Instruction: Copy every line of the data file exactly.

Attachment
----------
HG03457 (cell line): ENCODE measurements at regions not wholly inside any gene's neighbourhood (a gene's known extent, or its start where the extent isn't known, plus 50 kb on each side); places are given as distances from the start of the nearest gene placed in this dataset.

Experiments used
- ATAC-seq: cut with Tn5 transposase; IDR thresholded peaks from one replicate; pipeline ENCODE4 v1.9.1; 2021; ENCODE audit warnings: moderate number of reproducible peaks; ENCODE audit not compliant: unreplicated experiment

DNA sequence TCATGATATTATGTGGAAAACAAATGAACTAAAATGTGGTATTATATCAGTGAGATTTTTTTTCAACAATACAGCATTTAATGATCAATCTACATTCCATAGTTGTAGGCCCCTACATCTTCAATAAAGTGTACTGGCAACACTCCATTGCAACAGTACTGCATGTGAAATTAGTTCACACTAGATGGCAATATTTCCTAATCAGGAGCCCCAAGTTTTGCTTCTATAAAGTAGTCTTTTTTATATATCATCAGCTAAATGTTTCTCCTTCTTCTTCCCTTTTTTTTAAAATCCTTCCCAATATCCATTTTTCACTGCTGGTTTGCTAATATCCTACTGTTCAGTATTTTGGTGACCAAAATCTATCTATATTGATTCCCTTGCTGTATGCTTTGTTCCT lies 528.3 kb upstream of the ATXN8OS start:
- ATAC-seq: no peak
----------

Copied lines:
HG03457 (cell line): ENCODE measurements at regions not wholly inside any gene's neighbourhood (a gene's known extent, or its start where the extent isn't known, plus 50 kb on each side); places are given as distances from the start of the nearest gene placed in this dataset.

Experiments used
- ATAC-seq: cut with Tn5 transposase; IDR thresholded peaks from one replicate; pipeline ENCODE4 v1.9.1; 2021; ENCODE audit warnings: moderate number of reproducible peaks; ENCODE audit not compliant: unreplicated experiment

DNA sequence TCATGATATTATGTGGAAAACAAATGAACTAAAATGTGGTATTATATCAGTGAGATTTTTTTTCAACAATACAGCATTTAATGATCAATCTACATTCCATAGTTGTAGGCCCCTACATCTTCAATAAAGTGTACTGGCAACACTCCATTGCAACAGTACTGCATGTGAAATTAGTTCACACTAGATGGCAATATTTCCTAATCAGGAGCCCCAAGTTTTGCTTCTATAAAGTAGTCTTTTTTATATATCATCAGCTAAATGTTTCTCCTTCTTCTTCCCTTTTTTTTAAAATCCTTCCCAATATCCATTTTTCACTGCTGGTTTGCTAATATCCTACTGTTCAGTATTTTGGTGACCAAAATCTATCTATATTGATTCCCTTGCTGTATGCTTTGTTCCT lies 528.3 kb upstream of the ATXN8OS start:
- ATAC-seq: no peak